I recommend without hesitation that you always hire a private attorney to defend your DUI case. I can also state forthrightly that, in more instances than not, the result will be the same. In the majority of cases, the police follow the rules enough that the DUI is a solid one.

 

I have defended many, many DUIs over the 36 years I’ve been practicing. I’ve seen what appear to be hopeless cases with high BAC results turn into dismissals. I’ve seen the opposite end, in which someone who blew right on the line was convicted, because the police did everything right. As I describe it, it’s luck of the draw.

 

DUI cases almost never go to trial. Despite what you read on the internet, breath test results are almost always bullet proof. If there is a challenge to the Datamaster result or procedures, that challenge comes by way of pretrial motion, not trial. Trials are very expensive, and I do everything I can to keep your costs reasonable.

 

The effective way to contest and challenge a DUI case is through what people call ‘technicalities.’ This is a brief list of possible issues:

1. Reasonable suspicion to conduct an investigatory detention. The police must have a legitimate reason to stop you. You have such rights under the 4th amendment. If the stop is illegal, the whole case

2. Probable cause to arrest. The police officer must have probable cause to arrest you. This is based on his observations of your driving, your demeanor, standardized field sobriety tests (almost always, unless you refuse them,) and sometimes a portable breath test.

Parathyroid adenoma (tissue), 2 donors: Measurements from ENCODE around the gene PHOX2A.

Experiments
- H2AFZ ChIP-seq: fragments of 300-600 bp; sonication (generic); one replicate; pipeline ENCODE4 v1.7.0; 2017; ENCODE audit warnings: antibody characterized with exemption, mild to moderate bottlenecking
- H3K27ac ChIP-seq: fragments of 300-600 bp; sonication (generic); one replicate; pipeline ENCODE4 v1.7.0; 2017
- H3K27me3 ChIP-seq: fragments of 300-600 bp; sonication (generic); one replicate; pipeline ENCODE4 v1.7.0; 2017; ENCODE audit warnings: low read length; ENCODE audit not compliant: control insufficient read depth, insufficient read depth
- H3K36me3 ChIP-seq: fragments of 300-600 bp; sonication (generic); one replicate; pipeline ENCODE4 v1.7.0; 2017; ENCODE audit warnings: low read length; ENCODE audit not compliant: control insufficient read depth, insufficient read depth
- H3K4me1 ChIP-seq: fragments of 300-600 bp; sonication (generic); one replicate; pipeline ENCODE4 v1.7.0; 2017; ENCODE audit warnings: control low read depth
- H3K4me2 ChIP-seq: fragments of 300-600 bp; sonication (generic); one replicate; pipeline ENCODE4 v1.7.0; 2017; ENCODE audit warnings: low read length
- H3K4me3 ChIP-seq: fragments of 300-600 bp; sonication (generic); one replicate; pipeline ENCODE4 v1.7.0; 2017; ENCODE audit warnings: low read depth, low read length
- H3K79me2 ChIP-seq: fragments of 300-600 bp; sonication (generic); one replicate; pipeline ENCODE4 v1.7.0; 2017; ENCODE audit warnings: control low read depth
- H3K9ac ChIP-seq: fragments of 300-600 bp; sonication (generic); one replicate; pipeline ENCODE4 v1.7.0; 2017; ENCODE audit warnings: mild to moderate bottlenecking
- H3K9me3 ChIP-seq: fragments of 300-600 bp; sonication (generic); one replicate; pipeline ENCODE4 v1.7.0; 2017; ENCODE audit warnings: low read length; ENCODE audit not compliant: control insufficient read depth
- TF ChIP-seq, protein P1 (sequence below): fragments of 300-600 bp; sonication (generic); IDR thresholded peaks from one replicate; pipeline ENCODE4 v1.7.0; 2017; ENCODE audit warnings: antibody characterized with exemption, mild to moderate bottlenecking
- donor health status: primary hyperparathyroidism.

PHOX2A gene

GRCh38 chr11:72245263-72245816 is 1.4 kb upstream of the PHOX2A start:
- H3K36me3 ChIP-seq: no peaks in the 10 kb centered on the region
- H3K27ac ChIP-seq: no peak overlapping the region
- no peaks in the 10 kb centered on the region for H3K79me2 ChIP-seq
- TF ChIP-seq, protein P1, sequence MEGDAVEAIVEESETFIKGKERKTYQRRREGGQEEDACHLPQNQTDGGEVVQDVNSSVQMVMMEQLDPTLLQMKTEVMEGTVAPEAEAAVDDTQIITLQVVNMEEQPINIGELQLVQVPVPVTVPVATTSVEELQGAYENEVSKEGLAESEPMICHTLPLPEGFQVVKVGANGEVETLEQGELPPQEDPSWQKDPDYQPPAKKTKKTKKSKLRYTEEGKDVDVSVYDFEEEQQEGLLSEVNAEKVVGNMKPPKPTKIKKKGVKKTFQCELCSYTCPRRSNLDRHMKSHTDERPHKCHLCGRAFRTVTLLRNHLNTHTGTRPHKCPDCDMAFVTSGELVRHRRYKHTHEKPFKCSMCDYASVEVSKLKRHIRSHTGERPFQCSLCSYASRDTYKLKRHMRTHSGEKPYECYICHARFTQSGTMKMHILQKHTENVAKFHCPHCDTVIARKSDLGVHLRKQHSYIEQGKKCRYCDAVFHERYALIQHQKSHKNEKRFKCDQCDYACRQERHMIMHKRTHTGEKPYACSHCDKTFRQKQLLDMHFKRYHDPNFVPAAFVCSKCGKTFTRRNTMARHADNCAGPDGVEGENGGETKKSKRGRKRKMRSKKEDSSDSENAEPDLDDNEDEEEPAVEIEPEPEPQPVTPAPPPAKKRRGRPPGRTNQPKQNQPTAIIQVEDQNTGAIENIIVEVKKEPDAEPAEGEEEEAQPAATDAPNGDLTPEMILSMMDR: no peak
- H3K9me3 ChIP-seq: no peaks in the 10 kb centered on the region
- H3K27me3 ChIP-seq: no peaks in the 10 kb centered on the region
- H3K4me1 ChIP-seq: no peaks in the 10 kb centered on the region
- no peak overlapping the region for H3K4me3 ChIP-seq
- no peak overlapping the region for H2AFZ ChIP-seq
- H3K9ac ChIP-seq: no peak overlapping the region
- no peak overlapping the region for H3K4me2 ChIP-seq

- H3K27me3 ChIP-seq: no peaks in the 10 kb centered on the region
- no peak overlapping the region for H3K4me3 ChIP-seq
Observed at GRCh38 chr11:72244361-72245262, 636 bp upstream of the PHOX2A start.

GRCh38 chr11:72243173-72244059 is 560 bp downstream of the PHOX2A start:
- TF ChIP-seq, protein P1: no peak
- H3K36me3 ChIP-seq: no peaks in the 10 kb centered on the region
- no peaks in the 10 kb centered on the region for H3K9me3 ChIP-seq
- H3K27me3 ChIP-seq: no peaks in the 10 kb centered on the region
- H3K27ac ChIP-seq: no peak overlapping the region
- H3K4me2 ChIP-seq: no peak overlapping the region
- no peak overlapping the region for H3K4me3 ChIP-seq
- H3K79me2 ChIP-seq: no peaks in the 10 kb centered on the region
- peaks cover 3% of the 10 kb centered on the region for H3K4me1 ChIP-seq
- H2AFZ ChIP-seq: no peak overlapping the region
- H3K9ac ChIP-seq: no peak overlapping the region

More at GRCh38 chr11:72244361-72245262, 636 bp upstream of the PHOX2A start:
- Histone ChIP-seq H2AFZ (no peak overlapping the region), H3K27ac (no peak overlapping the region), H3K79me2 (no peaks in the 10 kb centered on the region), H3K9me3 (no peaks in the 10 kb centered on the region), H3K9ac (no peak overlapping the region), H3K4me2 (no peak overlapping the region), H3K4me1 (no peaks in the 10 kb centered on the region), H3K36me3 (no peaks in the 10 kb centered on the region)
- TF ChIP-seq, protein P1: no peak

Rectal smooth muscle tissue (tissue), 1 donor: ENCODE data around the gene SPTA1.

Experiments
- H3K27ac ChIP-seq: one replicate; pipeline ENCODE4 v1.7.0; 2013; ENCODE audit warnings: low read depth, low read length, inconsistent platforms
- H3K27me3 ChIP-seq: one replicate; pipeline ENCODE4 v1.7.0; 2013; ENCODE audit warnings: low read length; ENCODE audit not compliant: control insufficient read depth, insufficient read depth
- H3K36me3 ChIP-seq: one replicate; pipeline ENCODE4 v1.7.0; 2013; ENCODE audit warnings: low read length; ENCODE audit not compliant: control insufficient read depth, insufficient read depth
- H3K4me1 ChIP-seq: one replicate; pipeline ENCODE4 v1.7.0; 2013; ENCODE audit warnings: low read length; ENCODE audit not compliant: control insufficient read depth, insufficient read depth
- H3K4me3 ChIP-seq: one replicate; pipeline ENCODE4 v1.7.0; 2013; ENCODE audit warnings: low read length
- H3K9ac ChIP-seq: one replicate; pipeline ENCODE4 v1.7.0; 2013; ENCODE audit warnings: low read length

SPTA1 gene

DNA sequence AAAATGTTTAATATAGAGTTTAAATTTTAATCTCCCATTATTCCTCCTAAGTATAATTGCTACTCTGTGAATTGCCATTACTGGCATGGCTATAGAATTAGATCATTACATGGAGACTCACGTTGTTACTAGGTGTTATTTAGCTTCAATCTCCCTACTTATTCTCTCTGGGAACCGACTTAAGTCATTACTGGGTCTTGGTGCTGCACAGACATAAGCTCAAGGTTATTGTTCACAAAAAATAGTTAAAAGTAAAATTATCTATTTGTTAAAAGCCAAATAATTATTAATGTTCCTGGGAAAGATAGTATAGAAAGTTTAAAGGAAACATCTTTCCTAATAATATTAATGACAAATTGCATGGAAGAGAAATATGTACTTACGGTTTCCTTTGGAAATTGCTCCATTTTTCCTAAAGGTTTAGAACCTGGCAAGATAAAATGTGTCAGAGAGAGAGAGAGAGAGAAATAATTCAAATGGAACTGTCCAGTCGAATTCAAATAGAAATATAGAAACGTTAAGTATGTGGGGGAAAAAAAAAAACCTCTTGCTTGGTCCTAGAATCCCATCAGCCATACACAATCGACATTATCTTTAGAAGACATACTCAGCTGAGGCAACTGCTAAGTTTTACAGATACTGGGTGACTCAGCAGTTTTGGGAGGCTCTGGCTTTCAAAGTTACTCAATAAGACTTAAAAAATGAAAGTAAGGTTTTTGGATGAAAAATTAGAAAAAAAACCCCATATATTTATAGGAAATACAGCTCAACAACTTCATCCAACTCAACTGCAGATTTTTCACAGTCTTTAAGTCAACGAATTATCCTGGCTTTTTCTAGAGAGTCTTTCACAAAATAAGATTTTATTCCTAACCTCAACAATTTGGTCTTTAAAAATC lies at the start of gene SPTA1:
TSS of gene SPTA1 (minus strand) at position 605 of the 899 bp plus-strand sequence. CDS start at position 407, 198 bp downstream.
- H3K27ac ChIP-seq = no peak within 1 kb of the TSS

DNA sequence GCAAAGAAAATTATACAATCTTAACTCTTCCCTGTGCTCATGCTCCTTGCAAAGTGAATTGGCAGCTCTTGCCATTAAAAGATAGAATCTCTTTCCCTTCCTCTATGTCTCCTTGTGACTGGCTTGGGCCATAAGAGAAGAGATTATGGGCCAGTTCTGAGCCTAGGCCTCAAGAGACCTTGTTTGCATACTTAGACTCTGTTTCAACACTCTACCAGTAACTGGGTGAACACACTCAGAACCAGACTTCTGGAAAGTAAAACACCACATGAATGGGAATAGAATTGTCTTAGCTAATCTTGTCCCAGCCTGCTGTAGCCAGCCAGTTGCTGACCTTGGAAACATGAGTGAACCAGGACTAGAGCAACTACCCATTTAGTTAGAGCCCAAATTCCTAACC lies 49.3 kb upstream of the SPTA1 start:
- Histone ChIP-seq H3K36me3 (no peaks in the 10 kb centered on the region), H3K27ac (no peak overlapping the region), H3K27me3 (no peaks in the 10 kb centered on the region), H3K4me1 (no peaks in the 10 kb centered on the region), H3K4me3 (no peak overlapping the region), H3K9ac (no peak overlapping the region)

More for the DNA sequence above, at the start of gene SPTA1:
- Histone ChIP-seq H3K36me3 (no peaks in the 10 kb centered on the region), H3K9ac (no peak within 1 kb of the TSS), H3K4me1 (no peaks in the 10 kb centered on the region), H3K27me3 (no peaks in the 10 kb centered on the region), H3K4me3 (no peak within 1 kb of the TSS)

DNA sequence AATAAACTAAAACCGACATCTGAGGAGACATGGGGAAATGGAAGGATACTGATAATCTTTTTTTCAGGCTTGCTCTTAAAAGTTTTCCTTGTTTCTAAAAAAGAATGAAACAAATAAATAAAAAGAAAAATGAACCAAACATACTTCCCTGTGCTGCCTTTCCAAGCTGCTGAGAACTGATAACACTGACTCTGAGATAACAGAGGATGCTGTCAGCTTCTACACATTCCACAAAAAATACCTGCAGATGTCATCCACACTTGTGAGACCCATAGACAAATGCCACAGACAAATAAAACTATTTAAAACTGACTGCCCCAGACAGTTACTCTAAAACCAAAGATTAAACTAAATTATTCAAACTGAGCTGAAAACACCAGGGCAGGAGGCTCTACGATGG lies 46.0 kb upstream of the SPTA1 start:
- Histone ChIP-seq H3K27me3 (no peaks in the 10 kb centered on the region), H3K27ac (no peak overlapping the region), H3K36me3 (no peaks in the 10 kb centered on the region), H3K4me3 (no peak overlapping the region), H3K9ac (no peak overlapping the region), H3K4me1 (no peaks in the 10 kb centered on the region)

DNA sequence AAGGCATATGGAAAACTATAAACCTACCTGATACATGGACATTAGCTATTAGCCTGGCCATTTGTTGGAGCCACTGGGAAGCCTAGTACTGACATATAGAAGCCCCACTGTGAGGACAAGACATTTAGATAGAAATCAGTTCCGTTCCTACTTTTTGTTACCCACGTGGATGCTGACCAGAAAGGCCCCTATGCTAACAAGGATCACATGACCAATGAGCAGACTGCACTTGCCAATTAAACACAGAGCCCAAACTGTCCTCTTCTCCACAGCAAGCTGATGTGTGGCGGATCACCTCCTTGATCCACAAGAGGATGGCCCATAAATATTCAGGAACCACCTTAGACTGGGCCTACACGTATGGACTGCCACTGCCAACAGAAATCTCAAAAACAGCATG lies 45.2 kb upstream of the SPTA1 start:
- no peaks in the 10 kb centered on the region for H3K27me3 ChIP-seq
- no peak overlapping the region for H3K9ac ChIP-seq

3. Breath test procedures. In order for the breath sample to be valid, the police must comply with a variety of matters. Thorough mouth check to ensure no contamination. 15-minute observation period for the same reason. Telephone call issues (you have the statutory right to call a family member, friend or attorney.) Notice of right to independent test (constitutional right.) Miranda/Graham issues. Breath test verification of calibration.

 

The best way I describe it is this: In most cases, the police followed the procedures correctly. But if the cop made a mistake, I’ll find it. Sometimes it’s a big enough mistake to result in a dismissal or significant reduction. Other times, it’s a mistake that makes no difference. Other times, there are no mistakes.

 

In my view, the consequences of being convicted of DUI are so significant, you want the best professional help you can.